Tuesday, August 9, 2011


Happy monsoon season!... Or typhoon season? Hurricane season? All I know is something like this for the past two months:
Rain, thunder storms, and humidity so thick that you can cut it with a knife. And, when it isn't raining, the heat is magnified by the humidity. Oh, and all of my Californian friends and family have NO idea what real rain is like. I mean, for the past 23 years I had no idea what real rain was like. Imagine approximately two months of rain like this... but even harder:
(Video taken by me from an apartment in Seoul)

Anyway... to escape all of the miserable storms and humidity, my boyfriend and I decided to go to Vietnam. Soooo, if you know anything about Vietnam... it's not exactly the first place you would go to escape humidity. Or rain. Or thunder storms. BUT, if you are on a beach while all of that is happening, it's a little less miserable right??

I had one week of teaching summer camp and then we were off on our tropical vacation.
(Get your reading glasses on, this might be a long ass story... especially since I haven't updated in a long time. Ready? Ok, let's go!)

Getting to Vietnam
We arrived at Incheon airport (Seoul) about 3 hours before we could even check-in (yes, we were that excited... and someone's air conditioner wasn't working, so staying inside a stuffy apartment wasn't an option).
Who knew Incheon Airport had a really nice garden area?... Oh yeah, people who are at the airport way too early.
We then hopped on our flight, which had a layover in Shanghai. After wandering through this creepily empty and quiet airport with little.... scratch that... zero direction, we found out that in order to get to our connecting flight, we had to act as if we were leaving the airport. Immigration... customs... grabbing luggage... walking through the long walkway of people with sign who were welcoming people home... the whole shebang. This was a little surprising considering most airports aren't like that, especially in countries with extremely strict visa regulations. We then had to get on a bus, transfer terminals, check in at the airlines counter, go through customs, immigration, x-rays, you name it. 2 hours. 2 hours seems to be the standard amount of time the Shanghai airport gives most people to transfer airplanes. This will be an issue later on. But, for our flight to Ho Chi Minh, we made it with plenty of time... seeing as our second flight wasn't even on time anyway.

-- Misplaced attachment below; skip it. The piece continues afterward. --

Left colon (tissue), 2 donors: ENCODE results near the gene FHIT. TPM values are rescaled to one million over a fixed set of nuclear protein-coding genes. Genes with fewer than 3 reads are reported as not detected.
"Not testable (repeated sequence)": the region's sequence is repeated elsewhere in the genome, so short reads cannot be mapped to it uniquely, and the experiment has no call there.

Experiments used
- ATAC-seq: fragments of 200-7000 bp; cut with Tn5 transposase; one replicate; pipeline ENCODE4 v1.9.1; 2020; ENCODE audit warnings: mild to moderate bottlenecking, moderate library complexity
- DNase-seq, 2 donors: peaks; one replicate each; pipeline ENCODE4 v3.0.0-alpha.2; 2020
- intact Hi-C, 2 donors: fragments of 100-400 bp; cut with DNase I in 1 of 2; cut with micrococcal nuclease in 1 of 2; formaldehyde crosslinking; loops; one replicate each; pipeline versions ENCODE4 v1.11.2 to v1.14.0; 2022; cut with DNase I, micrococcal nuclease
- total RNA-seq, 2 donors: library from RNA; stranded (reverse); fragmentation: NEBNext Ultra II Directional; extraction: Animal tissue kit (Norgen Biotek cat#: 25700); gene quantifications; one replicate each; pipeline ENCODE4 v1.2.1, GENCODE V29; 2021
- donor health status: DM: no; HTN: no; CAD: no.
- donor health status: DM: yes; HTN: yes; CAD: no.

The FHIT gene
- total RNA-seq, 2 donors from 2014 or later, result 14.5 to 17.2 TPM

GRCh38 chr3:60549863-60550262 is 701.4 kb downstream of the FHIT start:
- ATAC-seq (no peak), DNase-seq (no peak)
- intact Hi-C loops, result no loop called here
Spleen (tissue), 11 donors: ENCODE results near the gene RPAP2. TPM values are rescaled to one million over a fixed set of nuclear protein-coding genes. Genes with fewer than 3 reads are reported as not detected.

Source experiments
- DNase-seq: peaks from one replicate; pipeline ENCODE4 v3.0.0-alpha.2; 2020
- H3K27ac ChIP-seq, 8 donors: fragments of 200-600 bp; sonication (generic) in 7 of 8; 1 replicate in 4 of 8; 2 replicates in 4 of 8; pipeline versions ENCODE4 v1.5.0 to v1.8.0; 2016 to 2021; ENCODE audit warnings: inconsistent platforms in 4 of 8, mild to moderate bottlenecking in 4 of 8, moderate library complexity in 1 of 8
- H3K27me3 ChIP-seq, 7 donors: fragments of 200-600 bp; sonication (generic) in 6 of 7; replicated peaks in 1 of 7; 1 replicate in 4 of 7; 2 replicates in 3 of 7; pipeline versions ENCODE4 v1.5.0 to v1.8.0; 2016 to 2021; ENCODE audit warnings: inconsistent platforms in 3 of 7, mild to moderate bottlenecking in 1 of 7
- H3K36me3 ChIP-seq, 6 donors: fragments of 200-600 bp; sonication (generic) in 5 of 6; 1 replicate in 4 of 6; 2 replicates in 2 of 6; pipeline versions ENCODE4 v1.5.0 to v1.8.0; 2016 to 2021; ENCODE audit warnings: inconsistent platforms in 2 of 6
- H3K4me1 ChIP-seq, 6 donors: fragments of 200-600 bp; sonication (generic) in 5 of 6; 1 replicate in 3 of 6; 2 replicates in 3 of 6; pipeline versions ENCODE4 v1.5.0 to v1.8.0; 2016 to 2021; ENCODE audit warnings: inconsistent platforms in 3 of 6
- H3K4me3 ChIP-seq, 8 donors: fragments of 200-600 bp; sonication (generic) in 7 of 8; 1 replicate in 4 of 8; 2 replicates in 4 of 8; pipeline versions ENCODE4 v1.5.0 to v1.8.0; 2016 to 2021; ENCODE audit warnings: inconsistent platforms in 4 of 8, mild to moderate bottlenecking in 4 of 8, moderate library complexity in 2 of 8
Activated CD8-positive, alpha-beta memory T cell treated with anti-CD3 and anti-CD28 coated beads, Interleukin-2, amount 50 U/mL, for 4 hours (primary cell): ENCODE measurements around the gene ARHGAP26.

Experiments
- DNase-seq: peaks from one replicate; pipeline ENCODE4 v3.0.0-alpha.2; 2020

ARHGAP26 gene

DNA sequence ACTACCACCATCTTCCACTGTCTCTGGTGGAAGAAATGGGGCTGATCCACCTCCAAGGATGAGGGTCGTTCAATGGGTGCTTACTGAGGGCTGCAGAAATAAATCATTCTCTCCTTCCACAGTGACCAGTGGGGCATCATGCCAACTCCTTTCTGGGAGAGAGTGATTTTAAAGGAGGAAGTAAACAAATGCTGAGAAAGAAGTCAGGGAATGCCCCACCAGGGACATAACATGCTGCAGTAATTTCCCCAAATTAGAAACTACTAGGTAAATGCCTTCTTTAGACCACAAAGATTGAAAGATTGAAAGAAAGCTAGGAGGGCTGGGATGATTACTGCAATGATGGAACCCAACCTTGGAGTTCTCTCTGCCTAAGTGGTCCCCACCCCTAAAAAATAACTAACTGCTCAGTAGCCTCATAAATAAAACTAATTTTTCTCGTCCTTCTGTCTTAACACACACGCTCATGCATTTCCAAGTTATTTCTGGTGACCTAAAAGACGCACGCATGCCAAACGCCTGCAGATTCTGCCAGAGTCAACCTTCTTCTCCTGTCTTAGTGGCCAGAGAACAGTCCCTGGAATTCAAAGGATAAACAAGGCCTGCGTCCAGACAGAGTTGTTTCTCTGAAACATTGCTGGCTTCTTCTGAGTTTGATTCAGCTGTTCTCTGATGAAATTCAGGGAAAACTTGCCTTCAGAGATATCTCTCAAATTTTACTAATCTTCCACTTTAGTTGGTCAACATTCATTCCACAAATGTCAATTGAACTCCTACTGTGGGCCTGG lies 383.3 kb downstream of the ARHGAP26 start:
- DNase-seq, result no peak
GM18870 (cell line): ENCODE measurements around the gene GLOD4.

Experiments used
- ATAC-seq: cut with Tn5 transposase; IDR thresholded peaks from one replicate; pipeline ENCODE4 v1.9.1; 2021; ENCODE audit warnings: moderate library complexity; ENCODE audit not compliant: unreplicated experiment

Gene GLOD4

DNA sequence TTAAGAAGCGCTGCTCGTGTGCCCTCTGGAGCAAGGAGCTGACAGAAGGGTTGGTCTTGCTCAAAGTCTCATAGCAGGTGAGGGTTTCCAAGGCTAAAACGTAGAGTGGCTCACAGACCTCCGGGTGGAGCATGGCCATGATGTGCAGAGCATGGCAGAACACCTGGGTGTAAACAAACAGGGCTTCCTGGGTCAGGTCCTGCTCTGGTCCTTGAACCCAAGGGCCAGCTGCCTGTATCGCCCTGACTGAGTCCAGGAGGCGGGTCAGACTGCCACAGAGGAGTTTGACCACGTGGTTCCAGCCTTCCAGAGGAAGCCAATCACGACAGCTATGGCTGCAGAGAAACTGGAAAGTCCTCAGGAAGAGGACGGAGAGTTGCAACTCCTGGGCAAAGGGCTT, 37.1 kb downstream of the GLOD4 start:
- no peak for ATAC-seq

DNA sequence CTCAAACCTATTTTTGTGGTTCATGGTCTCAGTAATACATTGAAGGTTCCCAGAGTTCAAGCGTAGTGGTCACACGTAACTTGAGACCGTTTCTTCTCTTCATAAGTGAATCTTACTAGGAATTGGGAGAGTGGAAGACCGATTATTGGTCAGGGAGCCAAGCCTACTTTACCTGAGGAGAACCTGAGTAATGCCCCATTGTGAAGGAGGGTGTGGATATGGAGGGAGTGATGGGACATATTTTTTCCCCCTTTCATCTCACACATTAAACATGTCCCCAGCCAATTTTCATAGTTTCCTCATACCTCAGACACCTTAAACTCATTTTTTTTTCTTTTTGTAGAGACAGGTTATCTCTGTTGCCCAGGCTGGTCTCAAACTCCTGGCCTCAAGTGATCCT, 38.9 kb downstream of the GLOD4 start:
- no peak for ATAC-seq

We are in China! (Little did we know there would be more of that to come...)

Ho Chi Minh: Day 1
We arrived in Vietnam at about 1am. If you weren't aware, getting a visa for most Westerns requires a little work ahead of time. You can either go to the Vietnamese embassy nearest you and wait until your passport is ready to be picked up OR you can apply for an online visa. You basically fill out an application, pay some money, and they send you a copy of the visa you are to bring to the airport. You then get your visa stamped at the airport, wait 15 mins and you're all set. The whole process, either way you do it, is about $40.
We hopped into a sketchy cab, took a sketchy taxi ride, the guy ripped us off, and we were at our hotel in no time!

We decided to spend the next day walking around Ho Chi Minh, since our hotel was so close to the all of the touristy things. We wanted to go to Nha Trang the next day, so we booked our train tickets through our hotel. The concierge was very helpful... not everyone is trying to rip you off like the tourist forums and books would have you believe. We walked past hooker "hair" salons (I'm assuming these salons aren't on the hush-hush because you can see those bright & tight, short dresses and sky-high heels through the windows from miles away), street vendors, played frogger in order to cross every single street, and just took in the sights. It's definitely not the prettiest or safest of cities, but it was much better than some other places I've been.

First stop was the The War Remnants Museum, which was previously known as the War Crimes Museum, which was previously known as the Museum of American War Crimes, which was previously known as The House for Displaying War Crimes of American Imperialism and the Puppet Government of South Vietnam. Hmmm. It basically made America look like monsters... And, in all honest, some of the things that were done during the Vietnam War were pretty awful. But, war is war. No matter what countries it is between, it is never flowers and rainbows.
After seeing all of the depressing things that the War remnants museum had to offer, we decided to go to the zoo. On the way, we stopped by a beautiful church in the middle of the district.
And then continued on...
We thought, "This will be fun! A zoo! Animals! Yay!" Common sense would tell you what a zoo in such a poor country would be like... but after the museum, we didn't have much of that common sense. It was a pretty large zoo with pretty small cages. Elephants with their legs locked to chains no longer than my leg, leopards in tiny glass enclosures, rats feasting on a hippo's food, orangutans kept in a small area by electric wires you could hear crackling as the rain hit them, and a tiger who could care less if a litter of stray kittens were feasting on his raw meat.

Construction on a river next to a full animal exhibit
After two depressing attractions, we were exhausted. We decided to have our dinner at the hotel restaurant which still ended up being pretty delicious: Pho, spring rolls, and some broccoli/beef combo. And, that ended our first day in Vietnam on a high note...

Part 2 coming soon....

No comments: